Ketamine offers psychiatrists something that conventional antidepressants lack: speed. Most patients take selective serotonin reuptake inhibitors such as Prozac or Zoloft for weeks to months before they feel any improvement. But a single dose of ketamine can act within hours.
Unfortunately, the compound, used for decades as an anesthetic, comes with some downsides, including the potential for abuse as a psychedelic drug. So neuroscientists have tried to piece together ketamine’s antidepressant mechanism to help design new drugs.
A research team is now reporting that ketamine itself may not be involved in this mechanism. Studies in mice suggest instead that a hydroxylated metabolite is responsible for the antidepressant activity. This compound doesn’t block ketamine’s main target in the brain and doesn’t cause some of the drug’s known side effects (Nature 2016, DOI: 10.1038/nature17998).
“These exciting results, if confirmed by clinical studies, illuminate a clear pathway toward developing the next generation of rapid-acting antidepressants,” comments pharmacologist Irwin Lucki of the Uniformed Services University of the Health Sciences, who was not involved in the work.
In the study, scientists led by Todd D. Gould of the University of Maryland School of Medicine found that (2R,6R)-hydroxynorketamine (HNK) produced similar antidepressant effects as ketamine in mice in experiments that modeled different aspects of depression, including the loss of motivation to seek out pleasurable foods and scents after stress. Meanwhile, mice showed no signs of changes in sensory perception when given HNK, and the animals didn’t self-administer the compound, which would have been an indication of abuse potential.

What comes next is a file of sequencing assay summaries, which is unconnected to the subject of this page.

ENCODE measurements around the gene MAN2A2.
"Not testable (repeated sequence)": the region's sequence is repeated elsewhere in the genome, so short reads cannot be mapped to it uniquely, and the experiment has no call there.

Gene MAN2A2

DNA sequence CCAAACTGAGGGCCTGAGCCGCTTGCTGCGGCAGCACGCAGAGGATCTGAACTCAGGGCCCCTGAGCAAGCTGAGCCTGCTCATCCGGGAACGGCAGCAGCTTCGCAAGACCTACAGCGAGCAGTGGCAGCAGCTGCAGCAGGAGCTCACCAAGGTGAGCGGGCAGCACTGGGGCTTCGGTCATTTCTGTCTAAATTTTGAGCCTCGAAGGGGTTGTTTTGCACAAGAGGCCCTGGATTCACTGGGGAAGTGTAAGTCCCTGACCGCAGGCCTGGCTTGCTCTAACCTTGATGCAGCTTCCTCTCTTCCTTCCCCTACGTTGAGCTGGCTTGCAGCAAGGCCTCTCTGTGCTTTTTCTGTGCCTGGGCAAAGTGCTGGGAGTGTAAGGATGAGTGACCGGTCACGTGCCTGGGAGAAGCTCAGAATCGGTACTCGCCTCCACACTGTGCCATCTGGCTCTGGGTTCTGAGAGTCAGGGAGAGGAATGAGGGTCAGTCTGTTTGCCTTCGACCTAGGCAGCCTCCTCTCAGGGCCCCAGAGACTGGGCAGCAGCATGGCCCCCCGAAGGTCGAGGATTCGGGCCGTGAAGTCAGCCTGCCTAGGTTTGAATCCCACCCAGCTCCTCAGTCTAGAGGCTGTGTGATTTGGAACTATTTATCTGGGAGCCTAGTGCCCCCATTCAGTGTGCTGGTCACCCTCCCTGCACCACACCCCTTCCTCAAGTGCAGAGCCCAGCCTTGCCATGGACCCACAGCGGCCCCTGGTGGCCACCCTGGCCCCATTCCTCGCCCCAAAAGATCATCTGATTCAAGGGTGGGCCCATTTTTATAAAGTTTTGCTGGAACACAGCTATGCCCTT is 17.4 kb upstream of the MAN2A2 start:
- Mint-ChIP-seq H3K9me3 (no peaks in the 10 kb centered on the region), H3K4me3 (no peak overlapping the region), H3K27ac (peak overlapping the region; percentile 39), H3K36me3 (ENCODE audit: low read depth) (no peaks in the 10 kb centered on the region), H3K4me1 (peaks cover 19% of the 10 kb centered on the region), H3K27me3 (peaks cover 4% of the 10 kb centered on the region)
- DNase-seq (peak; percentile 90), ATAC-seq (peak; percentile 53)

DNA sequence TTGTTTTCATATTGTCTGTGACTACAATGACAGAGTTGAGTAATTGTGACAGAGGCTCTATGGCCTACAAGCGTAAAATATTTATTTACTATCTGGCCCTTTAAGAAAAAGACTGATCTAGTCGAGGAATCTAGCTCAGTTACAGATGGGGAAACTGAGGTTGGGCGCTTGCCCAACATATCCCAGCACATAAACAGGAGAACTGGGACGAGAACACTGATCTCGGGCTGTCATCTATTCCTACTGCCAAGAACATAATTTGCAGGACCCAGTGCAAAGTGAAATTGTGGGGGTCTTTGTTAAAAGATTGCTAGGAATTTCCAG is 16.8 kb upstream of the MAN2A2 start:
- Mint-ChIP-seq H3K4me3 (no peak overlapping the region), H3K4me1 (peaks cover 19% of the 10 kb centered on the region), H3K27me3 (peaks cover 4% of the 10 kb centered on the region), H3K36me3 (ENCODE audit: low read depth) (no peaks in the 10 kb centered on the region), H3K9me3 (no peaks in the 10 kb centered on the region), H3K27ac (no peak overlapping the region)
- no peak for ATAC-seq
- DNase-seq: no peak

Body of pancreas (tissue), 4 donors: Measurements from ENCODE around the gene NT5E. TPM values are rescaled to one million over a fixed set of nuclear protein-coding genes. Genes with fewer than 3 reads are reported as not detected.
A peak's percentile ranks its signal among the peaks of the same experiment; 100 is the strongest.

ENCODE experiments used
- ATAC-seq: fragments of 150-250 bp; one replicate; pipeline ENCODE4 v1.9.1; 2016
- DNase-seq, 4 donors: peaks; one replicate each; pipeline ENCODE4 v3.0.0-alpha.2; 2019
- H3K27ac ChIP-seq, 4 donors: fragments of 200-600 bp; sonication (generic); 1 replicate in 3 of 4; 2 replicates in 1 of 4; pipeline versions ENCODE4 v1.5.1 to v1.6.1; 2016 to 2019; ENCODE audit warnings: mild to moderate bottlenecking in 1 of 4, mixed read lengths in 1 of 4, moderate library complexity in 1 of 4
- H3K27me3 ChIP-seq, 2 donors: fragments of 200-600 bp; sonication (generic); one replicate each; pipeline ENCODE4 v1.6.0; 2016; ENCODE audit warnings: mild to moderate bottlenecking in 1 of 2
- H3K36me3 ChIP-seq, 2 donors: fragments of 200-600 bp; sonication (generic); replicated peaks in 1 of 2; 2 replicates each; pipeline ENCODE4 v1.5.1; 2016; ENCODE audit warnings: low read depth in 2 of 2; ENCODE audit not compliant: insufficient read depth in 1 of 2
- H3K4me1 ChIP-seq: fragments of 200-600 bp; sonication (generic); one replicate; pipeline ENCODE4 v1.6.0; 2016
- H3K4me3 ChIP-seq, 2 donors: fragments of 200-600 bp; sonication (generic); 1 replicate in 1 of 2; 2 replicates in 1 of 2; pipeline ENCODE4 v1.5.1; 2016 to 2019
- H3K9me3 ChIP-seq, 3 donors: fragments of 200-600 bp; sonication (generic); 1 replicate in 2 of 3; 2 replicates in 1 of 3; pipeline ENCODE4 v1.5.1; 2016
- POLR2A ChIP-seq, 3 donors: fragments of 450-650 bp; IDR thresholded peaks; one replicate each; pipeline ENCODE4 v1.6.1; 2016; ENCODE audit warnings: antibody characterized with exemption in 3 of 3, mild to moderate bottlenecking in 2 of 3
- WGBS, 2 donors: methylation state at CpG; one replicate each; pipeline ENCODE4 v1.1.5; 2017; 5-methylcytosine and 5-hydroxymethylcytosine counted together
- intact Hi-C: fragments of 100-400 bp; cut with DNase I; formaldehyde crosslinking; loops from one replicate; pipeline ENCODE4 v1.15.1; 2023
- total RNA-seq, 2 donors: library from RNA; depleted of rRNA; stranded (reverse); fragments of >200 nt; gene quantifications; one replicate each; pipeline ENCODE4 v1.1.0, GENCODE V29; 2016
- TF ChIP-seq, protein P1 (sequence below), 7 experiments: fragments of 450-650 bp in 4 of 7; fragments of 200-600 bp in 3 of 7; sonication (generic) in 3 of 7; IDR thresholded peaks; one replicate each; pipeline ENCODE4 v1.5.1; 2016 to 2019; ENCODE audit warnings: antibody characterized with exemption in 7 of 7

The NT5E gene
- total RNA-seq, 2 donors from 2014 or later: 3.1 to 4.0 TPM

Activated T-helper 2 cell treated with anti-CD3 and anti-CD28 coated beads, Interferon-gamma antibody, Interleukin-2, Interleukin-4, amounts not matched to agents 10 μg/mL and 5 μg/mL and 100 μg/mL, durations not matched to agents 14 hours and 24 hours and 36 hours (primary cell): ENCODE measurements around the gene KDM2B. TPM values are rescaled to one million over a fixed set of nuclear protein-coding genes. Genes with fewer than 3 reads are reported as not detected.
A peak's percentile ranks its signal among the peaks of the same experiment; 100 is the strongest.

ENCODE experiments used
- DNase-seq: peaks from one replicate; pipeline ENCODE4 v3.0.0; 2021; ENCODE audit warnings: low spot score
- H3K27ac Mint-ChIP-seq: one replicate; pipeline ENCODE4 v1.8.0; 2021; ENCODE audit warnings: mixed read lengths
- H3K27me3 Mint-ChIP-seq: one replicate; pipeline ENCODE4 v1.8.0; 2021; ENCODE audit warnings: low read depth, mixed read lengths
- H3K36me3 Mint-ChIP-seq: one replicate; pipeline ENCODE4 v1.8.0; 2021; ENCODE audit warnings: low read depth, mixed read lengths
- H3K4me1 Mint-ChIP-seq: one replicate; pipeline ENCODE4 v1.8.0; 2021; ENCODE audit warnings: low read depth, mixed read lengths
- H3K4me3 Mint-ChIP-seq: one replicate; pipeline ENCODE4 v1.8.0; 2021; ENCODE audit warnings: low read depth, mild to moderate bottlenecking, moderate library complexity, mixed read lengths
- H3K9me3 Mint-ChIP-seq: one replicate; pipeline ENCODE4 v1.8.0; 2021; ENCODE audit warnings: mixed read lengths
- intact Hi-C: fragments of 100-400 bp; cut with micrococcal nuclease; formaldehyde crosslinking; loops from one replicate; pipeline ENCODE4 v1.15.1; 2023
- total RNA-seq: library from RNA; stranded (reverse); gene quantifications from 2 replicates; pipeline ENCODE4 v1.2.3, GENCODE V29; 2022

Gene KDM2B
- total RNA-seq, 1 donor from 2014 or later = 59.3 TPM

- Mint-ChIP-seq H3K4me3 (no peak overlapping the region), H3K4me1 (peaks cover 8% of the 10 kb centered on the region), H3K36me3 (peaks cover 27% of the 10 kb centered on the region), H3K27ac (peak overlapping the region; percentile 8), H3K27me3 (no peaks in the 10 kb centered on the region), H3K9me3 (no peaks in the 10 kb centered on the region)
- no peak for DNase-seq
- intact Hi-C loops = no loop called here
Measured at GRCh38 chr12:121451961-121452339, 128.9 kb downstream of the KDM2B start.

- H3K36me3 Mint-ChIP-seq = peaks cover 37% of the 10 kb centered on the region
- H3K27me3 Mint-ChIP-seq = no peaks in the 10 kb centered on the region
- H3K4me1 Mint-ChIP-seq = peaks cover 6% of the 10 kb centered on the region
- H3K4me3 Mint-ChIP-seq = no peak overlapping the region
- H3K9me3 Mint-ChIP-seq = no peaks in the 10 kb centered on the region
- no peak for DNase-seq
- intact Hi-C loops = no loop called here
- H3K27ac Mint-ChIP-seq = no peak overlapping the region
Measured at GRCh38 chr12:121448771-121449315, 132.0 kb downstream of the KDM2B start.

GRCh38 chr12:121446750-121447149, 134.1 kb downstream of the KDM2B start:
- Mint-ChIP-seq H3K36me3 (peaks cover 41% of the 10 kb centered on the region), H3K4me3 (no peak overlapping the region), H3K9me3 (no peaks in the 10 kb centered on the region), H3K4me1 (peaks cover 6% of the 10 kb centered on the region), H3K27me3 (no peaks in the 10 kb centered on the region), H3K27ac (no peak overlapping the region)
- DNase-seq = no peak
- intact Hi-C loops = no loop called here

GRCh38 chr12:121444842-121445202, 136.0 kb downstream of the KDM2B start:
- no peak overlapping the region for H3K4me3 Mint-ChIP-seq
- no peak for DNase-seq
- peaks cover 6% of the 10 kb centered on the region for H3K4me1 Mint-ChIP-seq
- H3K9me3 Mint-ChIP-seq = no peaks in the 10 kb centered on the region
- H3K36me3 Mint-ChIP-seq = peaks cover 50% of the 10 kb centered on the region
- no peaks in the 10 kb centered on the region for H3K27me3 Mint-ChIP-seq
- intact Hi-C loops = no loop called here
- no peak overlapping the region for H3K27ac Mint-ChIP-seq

To determine if the metabolite was necessary for ketamine’s antidepressant activity, the research team synthesized 6,6-dideuteroketamine, an analog that replaces two C–H bonds broken during ketamine metabolism with slightly stronger C–D bonds. “That difference is enough to make it a little harder to metabolize,” says team member Patrick J. Morris of the National Institutes of Health.
As a result, HNK levels in the brain of mice receiving the deuterated compound were lower compared with those getting ketamine. The analog produced little to no antidepressant effect in mice, demonstrating that forming HNK is necessary for ketamine’s activity.
In further studies, the team determined that HNK doesn’t inhibit the NMDA receptor—ketamine’s anesthetic target in the brain. Although the researchers haven’t found HNK’s specific target, they present evidence that suggests it could act through a pathway that activates signaling from a related receptor called AMPA.
“The target of ketamine’s antidepressant activity has often been assumed to be the NMDA receptor,” Gould says. “We show that’s not the case.” He also points out that attempts to develop novel fast-acting antidepressants by inhibiting the NMDA receptor have had limited success in clinical trials.
One molecule that has shown rapid antidepressant activity and is currently in clinical trials is rapastinel. Joseph R. Moskal of Northwestern University, who is chief scientific officer at biopharmaceutical company Aptinyx, discovered rapastinel, which activates AMPA receptor signaling via NMDA receptors. He thinks the ketamine metabolite findings reinforce a shift in thinking about ketamine’s antidepressant activity from NMDA-receptor inhibition toward other, possibly AMPA-related, pathways in the brain.